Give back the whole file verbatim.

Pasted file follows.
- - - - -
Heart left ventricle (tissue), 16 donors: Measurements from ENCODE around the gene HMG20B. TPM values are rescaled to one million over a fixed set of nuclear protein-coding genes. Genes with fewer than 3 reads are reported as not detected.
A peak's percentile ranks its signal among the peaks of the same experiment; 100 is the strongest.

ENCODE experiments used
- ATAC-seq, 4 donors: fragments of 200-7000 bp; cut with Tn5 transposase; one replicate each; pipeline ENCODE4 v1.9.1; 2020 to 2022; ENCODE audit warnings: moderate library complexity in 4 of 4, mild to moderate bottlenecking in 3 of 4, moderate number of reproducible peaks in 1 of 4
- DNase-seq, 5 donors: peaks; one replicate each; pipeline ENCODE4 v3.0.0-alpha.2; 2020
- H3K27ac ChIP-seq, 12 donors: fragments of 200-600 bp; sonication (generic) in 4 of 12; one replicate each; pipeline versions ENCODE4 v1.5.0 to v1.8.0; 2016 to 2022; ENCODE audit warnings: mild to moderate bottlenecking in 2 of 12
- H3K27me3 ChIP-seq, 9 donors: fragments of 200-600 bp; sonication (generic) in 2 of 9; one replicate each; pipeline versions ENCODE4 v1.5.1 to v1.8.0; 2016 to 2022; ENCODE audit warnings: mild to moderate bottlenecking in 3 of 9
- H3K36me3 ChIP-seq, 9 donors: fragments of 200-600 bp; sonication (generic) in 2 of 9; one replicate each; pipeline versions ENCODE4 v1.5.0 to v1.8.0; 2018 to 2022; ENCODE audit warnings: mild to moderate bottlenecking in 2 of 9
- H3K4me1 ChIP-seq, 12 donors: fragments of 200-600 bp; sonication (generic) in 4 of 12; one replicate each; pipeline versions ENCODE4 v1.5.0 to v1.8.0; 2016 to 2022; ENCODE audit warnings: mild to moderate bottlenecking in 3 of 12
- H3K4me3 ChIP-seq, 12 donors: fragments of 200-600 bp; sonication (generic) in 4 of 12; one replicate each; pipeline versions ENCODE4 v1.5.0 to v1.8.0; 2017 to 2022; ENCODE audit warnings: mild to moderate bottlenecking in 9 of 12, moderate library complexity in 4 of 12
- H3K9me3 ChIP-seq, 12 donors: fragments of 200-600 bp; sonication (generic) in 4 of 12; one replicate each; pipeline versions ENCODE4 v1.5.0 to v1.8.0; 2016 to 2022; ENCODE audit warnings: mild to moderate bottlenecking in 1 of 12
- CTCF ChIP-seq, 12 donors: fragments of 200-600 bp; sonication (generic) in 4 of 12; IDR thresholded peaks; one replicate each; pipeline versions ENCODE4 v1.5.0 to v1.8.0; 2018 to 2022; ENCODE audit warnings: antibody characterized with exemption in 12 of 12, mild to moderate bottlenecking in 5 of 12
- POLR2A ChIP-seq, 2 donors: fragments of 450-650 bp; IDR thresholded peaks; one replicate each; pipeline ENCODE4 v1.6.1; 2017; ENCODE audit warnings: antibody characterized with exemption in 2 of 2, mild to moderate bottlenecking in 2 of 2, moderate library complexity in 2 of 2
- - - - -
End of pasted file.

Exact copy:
Heart left ventricle (tissue), 16 donors: Measurements from ENCODE around the gene HMG20B. TPM values are rescaled to one million over a fixed set of nuclear protein-coding genes. Genes with fewer than 3 reads are reported as not detected.
A peak's percentile ranks its signal among the peaks of the same experiment; 100 is the strongest.

ENCODE experiments used
- ATAC-seq, 4 donors: fragments of 200-7000 bp; cut with Tn5 transposase; one replicate each; pipeline ENCODE4 v1.9.1; 2020 to 2022; ENCODE audit warnings: moderate library complexity in 4 of 4, mild to moderate bottlenecking in 3 of 4, moderate number of reproducible peaks in 1 of 4
- DNase-seq, 5 donors: peaks; one replicate each; pipeline ENCODE4 v3.0.0-alpha.2; 2020
- H3K27ac ChIP-seq, 12 donors: fragments of 200-600 bp; sonication (generic) in 4 of 12; one replicate each; pipeline versions ENCODE4 v1.5.0 to v1.8.0; 2016 to 2022; ENCODE audit warnings: mild to moderate bottlenecking in 2 of 12
- H3K27me3 ChIP-seq, 9 donors: fragments of 200-600 bp; sonication (generic) in 2 of 9; one replicate each; pipeline versions ENCODE4 v1.5.1 to v1.8.0; 2016 to 2022; ENCODE audit warnings: mild to moderate bottlenecking in 3 of 9
- H3K36me3 ChIP-seq, 9 donors: fragments of 200-600 bp; sonication (generic) in 2 of 9; one replicate each; pipeline versions ENCODE4 v1.5.0 to v1.8.0; 2018 to 2022; ENCODE audit warnings: mild to moderate bottlenecking in 2 of 9
- H3K4me1 ChIP-seq, 12 donors: fragments of 200-600 bp; sonication (generic) in 4 of 12; one replicate each; pipeline versions ENCODE4 v1.5.0 to v1.8.0; 2016 to 2022; ENCODE audit warnings: mild to moderate bottlenecking in 3 of 12
- H3K4me3 ChIP-seq, 12 donors: fragments of 200-600 bp; sonication (generic) in 4 of 12; one replicate each; pipeline versions ENCODE4 v1.5.0 to v1.8.0; 2017 to 2022; ENCODE audit warnings: mild to moderate bottlenecking in 9 of 12, moderate library complexity in 4 of 12
- H3K9me3 ChIP-seq, 12 donors: fragments of 200-600 bp; sonication (generic) in 4 of 12; one replicate each; pipeline versions ENCODE4 v1.5.0 to v1.8.0; 2016 to 2022; ENCODE audit warnings: mild to moderate bottlenecking in 1 of 12
- CTCF ChIP-seq, 12 donors: fragments of 200-600 bp; sonication (generic) in 4 of 12; IDR thresholded peaks; one replicate each; pipeline versions ENCODE4 v1.5.0 to v1.8.0; 2018 to 2022; ENCODE audit warnings: antibody characterized with exemption in 12 of 12, mild to moderate bottlenecking in 5 of 12
- POLR2A ChIP-seq, 2 donors: fragments of 450-650 bp; IDR thresholded peaks; one replicate each; pipeline ENCODE4 v1.6.1; 2017; ENCODE audit warnings: antibody characterized with exemption in 2 of 2, mild to moderate bottlenecking in 2 of 2, moderate library complexity in 2 of 2